Even though parents sometimes view their kid’s outside connections as a threat and quite possibly a loss of control and influence, according to Clea McNeely and Jayne Blanchard, co-authors of “The Teen Years Explained: A Guide to Healthy Adolescent Development,” parents shouldn’t.

Parents remain central during their teen’s adolescence. “Kids depend on their parents (families) for affection, identification, values, and decision-making skills. They also learn social-emotional skills from their parents (or other caring adults), so they can apply these skills within their peer network.”

Knowing that teens get a sense of “who they are” from their friends, what if your teen is struggling to find that sense of belonging? What can you do to help your teen foster healthy social connections?

Nurture your teen’s sense of belonging: Here are things you can do to help your teen feel like they belong.

1. Understand the Difference Between Belonging and Fitting In

Let’s face it, every teen wants to feel like they belong. (Seriously, it’s literally hardwired into their human DNA). But sometimes, in our kid’s attempt to create a sense of belonging, they fail to recognize the difference between creating true relationships where they feel they belong and fitting in.

You see, when they belong, our kids will feel accepted for their true authentic selves. They’ll be able to share the wonderful quirks about themselves that make them… well, them, including the fact that they leave the light on when they sleep because they’re afraid of ghosts or how they secretly love to sing at the top of their lungs in the shower. Fitting in, however, lacks this acceptance. Fitting in quite often involves changing who they are to fit into a situation or a group of people they’re with.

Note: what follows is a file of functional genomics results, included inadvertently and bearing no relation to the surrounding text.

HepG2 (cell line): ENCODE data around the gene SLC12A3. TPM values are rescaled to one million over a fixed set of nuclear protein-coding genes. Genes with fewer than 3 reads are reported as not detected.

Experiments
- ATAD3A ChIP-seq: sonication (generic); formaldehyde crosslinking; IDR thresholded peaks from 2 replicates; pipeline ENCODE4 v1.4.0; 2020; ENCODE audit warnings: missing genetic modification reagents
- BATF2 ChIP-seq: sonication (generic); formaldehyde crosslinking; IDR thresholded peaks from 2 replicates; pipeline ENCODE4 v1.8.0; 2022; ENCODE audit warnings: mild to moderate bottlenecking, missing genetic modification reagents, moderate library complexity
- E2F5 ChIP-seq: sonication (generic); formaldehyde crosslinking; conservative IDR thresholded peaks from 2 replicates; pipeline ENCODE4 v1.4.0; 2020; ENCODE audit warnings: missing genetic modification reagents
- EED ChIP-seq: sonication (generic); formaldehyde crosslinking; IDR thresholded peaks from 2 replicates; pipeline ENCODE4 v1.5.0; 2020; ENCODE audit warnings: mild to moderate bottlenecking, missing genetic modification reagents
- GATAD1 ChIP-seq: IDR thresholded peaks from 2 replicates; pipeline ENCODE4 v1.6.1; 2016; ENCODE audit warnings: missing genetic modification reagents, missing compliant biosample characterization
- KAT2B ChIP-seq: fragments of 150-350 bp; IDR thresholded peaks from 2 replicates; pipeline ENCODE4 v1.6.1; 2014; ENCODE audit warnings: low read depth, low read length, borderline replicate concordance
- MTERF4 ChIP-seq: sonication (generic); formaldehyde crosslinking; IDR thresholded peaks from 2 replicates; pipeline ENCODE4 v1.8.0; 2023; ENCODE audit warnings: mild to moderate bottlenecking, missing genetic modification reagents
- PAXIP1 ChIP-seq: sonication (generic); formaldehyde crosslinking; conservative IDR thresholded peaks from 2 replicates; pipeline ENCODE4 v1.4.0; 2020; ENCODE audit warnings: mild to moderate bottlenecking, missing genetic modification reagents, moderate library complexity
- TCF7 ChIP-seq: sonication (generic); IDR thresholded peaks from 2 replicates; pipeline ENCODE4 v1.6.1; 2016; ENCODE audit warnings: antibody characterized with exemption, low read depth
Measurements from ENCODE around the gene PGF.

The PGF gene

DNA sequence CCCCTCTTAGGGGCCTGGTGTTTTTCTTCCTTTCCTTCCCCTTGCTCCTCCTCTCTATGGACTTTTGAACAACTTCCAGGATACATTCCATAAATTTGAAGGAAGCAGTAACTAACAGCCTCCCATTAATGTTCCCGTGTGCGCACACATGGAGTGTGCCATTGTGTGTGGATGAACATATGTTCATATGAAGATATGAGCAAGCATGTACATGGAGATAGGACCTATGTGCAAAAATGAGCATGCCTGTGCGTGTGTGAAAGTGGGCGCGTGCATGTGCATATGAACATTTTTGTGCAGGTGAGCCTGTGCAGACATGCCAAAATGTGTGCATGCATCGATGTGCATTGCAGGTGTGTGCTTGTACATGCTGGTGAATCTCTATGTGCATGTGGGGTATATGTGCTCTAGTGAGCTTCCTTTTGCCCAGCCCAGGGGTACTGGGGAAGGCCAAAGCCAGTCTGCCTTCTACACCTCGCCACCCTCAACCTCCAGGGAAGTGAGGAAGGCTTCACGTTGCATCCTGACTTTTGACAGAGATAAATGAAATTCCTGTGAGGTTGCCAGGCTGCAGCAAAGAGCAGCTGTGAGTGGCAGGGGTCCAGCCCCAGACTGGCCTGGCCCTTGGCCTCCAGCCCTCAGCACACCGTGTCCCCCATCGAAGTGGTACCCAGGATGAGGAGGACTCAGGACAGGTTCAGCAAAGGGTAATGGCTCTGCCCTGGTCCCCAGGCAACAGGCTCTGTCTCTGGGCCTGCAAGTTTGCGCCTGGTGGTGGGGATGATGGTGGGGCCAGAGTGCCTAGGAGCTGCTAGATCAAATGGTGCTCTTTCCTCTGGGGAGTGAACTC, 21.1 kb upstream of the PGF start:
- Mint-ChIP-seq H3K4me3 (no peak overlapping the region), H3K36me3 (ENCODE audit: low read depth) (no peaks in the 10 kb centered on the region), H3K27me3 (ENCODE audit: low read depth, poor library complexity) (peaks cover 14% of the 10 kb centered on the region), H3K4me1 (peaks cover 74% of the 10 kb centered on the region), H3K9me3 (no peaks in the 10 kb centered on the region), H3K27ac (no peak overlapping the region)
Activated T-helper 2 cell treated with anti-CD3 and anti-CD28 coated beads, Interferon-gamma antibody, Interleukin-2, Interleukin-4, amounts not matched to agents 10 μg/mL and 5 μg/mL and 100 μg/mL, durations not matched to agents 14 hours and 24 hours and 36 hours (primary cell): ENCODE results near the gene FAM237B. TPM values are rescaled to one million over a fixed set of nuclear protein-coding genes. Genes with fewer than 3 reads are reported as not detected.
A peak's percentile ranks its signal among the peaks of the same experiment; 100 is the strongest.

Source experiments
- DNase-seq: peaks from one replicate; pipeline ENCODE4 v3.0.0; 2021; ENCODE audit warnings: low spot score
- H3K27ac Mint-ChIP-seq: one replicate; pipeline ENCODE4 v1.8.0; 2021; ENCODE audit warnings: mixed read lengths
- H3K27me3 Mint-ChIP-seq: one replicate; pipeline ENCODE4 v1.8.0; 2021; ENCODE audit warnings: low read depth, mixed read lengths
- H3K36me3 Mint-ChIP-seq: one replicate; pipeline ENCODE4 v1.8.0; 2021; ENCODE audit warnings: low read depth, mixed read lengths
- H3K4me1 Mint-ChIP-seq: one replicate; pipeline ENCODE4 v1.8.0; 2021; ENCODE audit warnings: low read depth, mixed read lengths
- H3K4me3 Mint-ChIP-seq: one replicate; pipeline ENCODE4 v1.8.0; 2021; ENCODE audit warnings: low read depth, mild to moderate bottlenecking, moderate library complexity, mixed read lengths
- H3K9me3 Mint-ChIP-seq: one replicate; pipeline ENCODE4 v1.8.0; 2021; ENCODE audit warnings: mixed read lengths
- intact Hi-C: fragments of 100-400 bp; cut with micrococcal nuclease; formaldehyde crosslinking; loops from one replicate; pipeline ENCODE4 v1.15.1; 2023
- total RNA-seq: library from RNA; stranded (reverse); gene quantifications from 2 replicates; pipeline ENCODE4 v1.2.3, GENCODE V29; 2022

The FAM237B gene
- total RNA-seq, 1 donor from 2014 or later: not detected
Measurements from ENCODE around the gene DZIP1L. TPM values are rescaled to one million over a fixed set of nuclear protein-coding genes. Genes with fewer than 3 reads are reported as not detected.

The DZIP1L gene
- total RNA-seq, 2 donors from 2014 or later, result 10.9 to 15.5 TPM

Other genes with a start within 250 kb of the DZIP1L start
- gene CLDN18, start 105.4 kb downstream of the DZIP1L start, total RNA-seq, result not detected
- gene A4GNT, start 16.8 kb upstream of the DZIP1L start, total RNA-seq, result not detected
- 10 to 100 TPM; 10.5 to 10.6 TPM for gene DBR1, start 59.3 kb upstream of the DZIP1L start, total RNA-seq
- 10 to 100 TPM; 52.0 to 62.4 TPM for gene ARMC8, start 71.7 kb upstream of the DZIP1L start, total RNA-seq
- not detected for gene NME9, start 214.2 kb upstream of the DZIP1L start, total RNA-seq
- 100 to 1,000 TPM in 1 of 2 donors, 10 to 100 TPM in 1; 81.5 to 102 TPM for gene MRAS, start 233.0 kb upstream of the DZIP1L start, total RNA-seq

2. Focus on Building Authentic Relationships

Most teenagers have plenty of acquaintances, but true friendships aren’t quite that easy to come by. Talk to your teen about steering clear of fake friends and instead surrounding themselves with authentic people – kids who are comfortable in their own skin and who inadvertently allow your teen to do the same.

Kids who will stand up for them, who won’t judge them, and who won’t pressure them into doing things they’re not comfortable with. Even if they have one or two friends that they can feel “at home” with can give them the sense of belonging they yearn for.

3. Join a Club, Sport, or Activity